Canada's telecom regulator has ruled against a billing practice by cellphone providers that exempts certain television content streamed on wireless devices from customers' monthly data caps.
The decision, which applies specifically to mobile television applications offered by Bell Mobility Inc. and Videotron Ltd., sets a new limit on how companies that own both media and communications businesses can use television and sports content to bolster their wireless or Internet divisions.
It also has implications for the Canadian approach to Net neutrality, the principle that telecom providers should treat all content that flows through their networks equally, and not give any type of preference to content they own.
The apps attracted controversy because, for a fee of typically $5 a month, the wireless data they use to stream up to 10 hours of TV programming do not count against a user's monthly data cap, while watching similar content on sites such as Netflix or YouTube does.
The Canadian Radio-television and Telecommunications Commission concluded Bell and Videotron were giving unlawful preference to their own mobile TV services by excluding the data usage from standard monthly caps. (Bell is owned by BCE Inc., which also owns 15 per cent of The Globe and Mail.)
"At its core, this decision isn't so much about Bell or Videotron. It's about all of us and our ability to access content equally and fairly, in an open market that favours innovation and choice," CRTC chairman Jean-Pierre Blais said in a speech delivered Thursday morning in London, Ont.
"It may be tempting for large, vertically integrated companies to offer certain perks to their customers, and innovation in its purest form is to be applauded," Mr. Blais said, adding the CRTC wants to see broadcasters create "new and exciting ways to view content."
"But when the impetus to innovate steps on the toes of the principle of fair and open access to content, we will intervene," he said. "We've got to keep the lanes of our bridges unobstructed so that everyone can cross."
Mr. Blais's comments echoed some of the growing discussion around Net neutrality in the United States, where the prospect of Internet fast lanes has attracted public ire and the President himself has said Internet companies should not be allowed to pick winners and losers.
The case before the CRTC was based on a complaint about Bell's Mobile TV app filed in November, 2013, by Ben Klass, a Manitoba graduate student. In January, 2014, the CRTC combined that application with two similar complaints launched by the Public Interest Advocacy Centre (PIAC) over apps offered by Rogers Communications Inc. and Quebecor Inc.'s wireless business Videotron.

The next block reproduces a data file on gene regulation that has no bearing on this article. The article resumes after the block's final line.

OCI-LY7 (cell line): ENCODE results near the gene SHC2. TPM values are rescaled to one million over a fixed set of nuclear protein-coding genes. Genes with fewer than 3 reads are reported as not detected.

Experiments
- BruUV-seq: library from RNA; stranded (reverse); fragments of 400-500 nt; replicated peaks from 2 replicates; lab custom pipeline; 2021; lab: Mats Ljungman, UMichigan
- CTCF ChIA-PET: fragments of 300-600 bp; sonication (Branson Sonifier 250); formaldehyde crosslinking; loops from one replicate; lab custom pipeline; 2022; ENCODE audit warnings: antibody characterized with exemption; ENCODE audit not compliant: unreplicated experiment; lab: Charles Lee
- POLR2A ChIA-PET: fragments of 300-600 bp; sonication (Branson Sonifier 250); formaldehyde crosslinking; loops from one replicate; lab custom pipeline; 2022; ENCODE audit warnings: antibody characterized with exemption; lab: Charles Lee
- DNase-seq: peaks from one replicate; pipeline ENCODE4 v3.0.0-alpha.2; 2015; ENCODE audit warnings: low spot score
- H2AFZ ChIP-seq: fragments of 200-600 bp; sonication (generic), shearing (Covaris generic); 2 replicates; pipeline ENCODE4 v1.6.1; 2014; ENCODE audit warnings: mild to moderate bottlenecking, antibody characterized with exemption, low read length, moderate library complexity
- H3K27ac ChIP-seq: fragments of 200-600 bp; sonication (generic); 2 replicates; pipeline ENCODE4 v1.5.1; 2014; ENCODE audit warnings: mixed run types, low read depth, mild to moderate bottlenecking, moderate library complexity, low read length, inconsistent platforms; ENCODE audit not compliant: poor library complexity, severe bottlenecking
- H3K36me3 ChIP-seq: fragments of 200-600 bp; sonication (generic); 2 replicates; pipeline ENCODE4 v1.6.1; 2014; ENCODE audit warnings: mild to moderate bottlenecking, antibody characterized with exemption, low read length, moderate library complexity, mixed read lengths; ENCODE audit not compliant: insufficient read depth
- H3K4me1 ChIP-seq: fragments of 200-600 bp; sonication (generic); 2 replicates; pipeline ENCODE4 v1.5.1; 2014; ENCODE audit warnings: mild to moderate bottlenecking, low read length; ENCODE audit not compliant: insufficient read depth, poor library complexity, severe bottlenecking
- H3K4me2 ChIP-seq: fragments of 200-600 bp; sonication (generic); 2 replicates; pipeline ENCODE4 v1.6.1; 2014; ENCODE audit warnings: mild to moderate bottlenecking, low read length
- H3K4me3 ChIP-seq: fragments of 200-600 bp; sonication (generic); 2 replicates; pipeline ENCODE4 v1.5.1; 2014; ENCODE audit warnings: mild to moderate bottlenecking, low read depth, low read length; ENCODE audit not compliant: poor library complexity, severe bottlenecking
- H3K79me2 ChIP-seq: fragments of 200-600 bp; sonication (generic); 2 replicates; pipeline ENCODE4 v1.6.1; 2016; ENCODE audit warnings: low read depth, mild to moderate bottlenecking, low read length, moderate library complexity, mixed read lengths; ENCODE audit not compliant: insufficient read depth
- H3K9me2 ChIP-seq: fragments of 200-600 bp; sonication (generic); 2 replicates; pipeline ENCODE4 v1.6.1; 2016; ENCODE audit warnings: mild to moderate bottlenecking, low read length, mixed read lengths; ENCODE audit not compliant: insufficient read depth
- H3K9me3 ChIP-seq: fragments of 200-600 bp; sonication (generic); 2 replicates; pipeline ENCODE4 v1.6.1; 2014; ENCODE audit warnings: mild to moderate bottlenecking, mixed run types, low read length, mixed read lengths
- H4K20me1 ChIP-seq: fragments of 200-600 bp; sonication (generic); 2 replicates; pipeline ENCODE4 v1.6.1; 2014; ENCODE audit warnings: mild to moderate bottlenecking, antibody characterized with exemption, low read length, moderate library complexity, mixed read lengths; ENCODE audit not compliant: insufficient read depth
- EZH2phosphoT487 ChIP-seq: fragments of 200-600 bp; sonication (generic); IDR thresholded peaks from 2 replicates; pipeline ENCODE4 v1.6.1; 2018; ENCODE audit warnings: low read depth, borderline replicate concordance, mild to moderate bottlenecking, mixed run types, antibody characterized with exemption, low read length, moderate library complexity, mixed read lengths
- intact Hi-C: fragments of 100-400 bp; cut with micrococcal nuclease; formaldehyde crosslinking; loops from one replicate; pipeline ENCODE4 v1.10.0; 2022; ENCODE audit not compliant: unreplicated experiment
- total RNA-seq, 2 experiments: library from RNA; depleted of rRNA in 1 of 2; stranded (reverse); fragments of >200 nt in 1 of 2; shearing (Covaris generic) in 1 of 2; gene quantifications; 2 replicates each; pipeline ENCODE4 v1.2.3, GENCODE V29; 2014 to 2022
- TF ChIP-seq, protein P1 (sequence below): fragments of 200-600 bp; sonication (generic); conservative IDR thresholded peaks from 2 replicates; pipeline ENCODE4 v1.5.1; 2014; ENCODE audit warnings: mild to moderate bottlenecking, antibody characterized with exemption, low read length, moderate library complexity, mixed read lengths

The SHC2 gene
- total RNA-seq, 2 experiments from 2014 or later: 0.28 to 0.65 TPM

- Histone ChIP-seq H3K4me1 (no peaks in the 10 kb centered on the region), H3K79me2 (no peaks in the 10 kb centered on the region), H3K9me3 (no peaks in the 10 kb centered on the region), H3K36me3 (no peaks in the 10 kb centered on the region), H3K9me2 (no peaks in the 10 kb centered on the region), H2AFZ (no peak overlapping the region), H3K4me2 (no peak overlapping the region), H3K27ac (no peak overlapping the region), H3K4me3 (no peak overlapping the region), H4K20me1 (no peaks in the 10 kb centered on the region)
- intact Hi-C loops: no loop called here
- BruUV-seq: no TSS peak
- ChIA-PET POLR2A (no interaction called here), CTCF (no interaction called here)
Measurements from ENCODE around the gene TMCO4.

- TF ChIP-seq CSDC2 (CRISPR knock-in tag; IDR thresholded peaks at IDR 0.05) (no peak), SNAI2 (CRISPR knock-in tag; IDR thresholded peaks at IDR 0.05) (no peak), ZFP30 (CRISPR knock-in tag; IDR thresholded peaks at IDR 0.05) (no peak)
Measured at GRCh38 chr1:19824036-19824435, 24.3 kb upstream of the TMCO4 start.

Videotron subsequently launched an iPhone version of the app that bills users on the amount of data consumed and said it would withdraw its illico.tv app for BlackBerry- and Android-based devices by the end of 2014. In August, Rogers stopped offering a $5 add-on for its mobile TV app and the CRTC dropped the complaint against it.
Bell, however, did not change its pricing, insisting its app complied with regulations, and BCE spokesman Mark Langton said Thursday the ruling was a shock.
"Bell has led the world in mobile TV and we've worked to keep the price low. More than 1.5 million Bell mobile TV subscribers across Canada responded to that kind of innovation and affordability," he said, adding the service offered programming from all of the country's broadcasters and only 20 per cent of the content came from Bell Media itself.
Geoff White, external counsel to PIAC, called the decision a "win for consumers" and said it will promote more competition online.
"It is certainly suggestive of the way the commission is viewing both the power of these converged telecom and broadcasting entities and also how the commission is thinking about Internet neutrality," he said.
Mr. White said the CRTC has grappled for years with issues raised by the vertical integration of broadcasting and television distribution companies. The increasing consumption of traditional television content online through streaming services has compounded those issues as those same companies often also control Internet and wireless businesses.
"There's all sorts of creative thinking going on in terms of how to get around the rules, which are ultimately designed to promote competition and ensure content is treated fairly, no matter what its origin is," Mr. White said.
In a written decision the CRTC directed Bell to eliminate the pricing practice by April 29 and directed Videotron to confirm it has withdrawn its illico.tv app by March 31.